Links and articles about technology, design, and sociology. Written by Rian van der Merwe. Follow @RianVDM
I really enjoyed Ben Crair’s essay on those indicators that show you when someone else is typing during an IM chat — which he calls The Most Awkward Feature of Online Chat. I thought I was the only one who started getting anxious when I see that indicator sit there for more than a few seconds. A quote from Clive Thompson sums it up:
Hmmm, why did they start typing and then stop? Obviously, most of the time this isn’t an issue, but if you’re involved in a sensitive or emotionally charged conversation, these questions of pausing can become emotionally charged themselves!
But knowing when your partner is typing can also have the unsettling effect that Thompson described: It makes visible the care with which we pick our words. And the more visible this care becomes, the more the reader distrusts the message. Conversation is supposed to feel natural, after all. The quip is less funny if it’s not offhanded. Flirtation is not so flattering if it appears to require labor. And the apology can seem less heartfelt when you know it’s been self-lawyered.
The Internet is hard.
Jared Spool in Design is the Rendering of Intent:
Over the last year, we’ve started explaining design as “the rendering of intent.” The designer imagines an outcome and puts forth activities to make that outcome real.
There’s no technical reason why the We The People team had to end up with the design they did. It could’ve been frustrating and hard-to-understand, just like the Global Entry site or many other government web sites. The only reason either team ended up with these sites is because they came to their designs with different intentions. [...]
Many of our design deliverables, such as wireframes, prototypes, and style guides, are as much about getting agreement on what we intend as they are to move our intentions closer to done. But the deliverables themselves do not produce the designs. It’s having all the people on the team, from the product managers through the developers, sharing the same intention.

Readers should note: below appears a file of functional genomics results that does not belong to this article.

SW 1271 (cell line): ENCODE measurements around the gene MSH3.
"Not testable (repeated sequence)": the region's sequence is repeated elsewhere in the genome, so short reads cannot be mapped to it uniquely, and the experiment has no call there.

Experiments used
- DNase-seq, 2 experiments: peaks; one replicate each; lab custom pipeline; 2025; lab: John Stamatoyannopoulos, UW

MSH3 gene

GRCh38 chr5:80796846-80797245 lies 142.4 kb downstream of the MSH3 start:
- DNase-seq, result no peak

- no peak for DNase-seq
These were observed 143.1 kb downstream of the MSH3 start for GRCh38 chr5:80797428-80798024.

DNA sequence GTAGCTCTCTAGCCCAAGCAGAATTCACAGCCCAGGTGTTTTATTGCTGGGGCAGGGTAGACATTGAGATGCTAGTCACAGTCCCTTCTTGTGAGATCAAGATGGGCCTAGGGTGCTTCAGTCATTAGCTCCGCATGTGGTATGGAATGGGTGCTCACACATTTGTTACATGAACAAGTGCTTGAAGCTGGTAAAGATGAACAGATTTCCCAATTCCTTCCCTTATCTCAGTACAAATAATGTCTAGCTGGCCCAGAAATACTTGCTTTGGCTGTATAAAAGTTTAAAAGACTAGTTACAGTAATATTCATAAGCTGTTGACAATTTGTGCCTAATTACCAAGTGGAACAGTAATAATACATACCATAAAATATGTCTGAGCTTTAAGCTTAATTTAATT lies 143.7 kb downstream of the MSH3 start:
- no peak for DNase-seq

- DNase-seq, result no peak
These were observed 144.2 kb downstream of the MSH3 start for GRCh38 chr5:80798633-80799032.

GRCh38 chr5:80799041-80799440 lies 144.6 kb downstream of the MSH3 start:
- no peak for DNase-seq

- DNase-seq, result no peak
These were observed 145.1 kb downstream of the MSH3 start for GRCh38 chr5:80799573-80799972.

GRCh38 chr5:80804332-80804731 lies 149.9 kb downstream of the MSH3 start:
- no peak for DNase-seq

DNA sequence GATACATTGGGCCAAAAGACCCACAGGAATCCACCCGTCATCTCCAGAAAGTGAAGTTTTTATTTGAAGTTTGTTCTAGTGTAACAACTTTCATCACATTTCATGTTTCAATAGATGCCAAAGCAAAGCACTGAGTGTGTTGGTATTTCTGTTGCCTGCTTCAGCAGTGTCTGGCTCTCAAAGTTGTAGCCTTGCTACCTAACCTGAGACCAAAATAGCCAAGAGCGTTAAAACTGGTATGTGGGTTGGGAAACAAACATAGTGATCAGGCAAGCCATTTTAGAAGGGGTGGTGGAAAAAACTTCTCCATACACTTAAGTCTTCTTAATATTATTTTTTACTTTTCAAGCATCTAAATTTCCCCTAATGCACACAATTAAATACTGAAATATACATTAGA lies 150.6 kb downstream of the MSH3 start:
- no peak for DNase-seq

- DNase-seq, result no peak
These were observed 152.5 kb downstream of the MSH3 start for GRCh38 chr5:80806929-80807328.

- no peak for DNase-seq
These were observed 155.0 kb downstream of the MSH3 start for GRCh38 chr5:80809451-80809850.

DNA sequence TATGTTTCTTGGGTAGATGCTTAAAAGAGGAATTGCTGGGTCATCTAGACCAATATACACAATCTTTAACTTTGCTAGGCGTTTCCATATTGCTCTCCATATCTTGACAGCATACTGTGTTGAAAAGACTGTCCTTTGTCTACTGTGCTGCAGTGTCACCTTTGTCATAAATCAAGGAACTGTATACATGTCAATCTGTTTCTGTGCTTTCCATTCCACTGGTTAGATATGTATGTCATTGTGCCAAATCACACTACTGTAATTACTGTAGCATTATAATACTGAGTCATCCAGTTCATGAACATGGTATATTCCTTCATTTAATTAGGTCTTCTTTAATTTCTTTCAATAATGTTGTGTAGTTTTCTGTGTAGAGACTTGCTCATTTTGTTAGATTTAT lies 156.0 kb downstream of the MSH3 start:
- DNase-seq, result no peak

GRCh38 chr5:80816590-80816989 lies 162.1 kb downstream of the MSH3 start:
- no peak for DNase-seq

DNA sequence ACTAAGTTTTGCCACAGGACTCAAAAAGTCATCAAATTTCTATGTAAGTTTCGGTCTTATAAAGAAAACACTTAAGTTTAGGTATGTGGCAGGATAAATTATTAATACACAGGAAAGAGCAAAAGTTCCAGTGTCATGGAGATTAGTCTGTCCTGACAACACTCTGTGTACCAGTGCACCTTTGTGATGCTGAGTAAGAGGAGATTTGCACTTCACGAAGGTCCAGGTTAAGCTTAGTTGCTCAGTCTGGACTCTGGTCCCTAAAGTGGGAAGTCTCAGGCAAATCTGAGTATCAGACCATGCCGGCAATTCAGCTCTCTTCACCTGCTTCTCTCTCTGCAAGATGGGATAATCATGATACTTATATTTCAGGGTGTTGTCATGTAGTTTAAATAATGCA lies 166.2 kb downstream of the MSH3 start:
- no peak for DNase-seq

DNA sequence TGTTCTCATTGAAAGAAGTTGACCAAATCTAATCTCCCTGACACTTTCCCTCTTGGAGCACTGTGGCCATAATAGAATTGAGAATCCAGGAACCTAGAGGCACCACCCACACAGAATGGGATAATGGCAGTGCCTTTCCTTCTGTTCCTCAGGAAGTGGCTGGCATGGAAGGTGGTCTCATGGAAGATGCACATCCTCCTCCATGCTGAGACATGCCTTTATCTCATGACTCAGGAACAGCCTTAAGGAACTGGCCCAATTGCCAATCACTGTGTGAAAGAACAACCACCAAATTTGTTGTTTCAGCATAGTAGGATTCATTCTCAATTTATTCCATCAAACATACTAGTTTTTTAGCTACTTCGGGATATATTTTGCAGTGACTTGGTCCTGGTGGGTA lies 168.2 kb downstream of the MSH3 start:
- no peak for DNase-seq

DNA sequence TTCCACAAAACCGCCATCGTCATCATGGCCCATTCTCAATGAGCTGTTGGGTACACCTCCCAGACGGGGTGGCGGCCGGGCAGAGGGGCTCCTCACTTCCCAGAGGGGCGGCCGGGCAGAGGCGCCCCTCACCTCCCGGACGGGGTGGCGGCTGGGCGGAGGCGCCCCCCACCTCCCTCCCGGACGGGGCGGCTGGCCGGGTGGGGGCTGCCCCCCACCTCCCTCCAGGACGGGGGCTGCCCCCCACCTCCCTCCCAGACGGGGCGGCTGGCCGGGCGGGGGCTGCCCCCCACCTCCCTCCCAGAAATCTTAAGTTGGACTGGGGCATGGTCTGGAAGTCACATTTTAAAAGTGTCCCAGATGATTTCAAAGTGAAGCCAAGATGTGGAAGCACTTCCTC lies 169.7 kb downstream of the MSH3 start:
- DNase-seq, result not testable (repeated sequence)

We need to look at our design process as a way to come to a single intention as much as it is to make that intention real in the world. And it’s with the lens of this new definition that we can see we still have much work to do before every design will be a great one.
User intent is not a new design concept, but I like how Spool extends that to deliverables. Most deliverables are part of an essential process to get everyone to agree on the intent of the product, as well as the user intents that the product aim to deliver. Through this lens the right deliverables are closely related to Jobs to be Done, and therefore still very relevant and useful.
Justin Jackson’s This is real life is probably one of my favorite posts of the year so far. I don’t want to spoil it, so I’ll just quote this bit:
You see, I can pretend to be cool on the Internet, but in real life I’m just a dad in a bathrobe.
Justin, from a fellow dad in a bathrobe:
Every time someone writes about smart cities my ears perk up. Sommer Mathis just published a great interview with Anthony Townsend (the author of the new book Smart Cities: Big Data, Civic Hackers, and the Quest for a New Utopia). From The Rise and Fall and Eventual Rise Again of the ‘Smart City’, quoting Townsend:
But our “smart” cities are going to look much more like the web, where there’s going to be a lot of things deployed by individual decision, talking to each other through open standards in very ad hoc, loosely knit ways.
And what I like about that is that kind of architecture is actually what a good urbanist would tell you builds a good city. You build an open grid, you allow people to customize the pieces of it that they have jurisdiction over, and you get this fine-grained, resilient, vibrant kind of system with a lot of complexity, as opposed to a very controlled, hierarchical system that’s actually fairly brittle when it comes under stress.
It’s great to see smart city thinking evolve away from large centralised systems to citizen-inspired networks. Some more interesting articles on this topic:
I’ve been thinking about Miya Tokumitsu’s In the Name of Love for days now. Miya argues that the mantra “Do what you love” devalues work and hurts workers: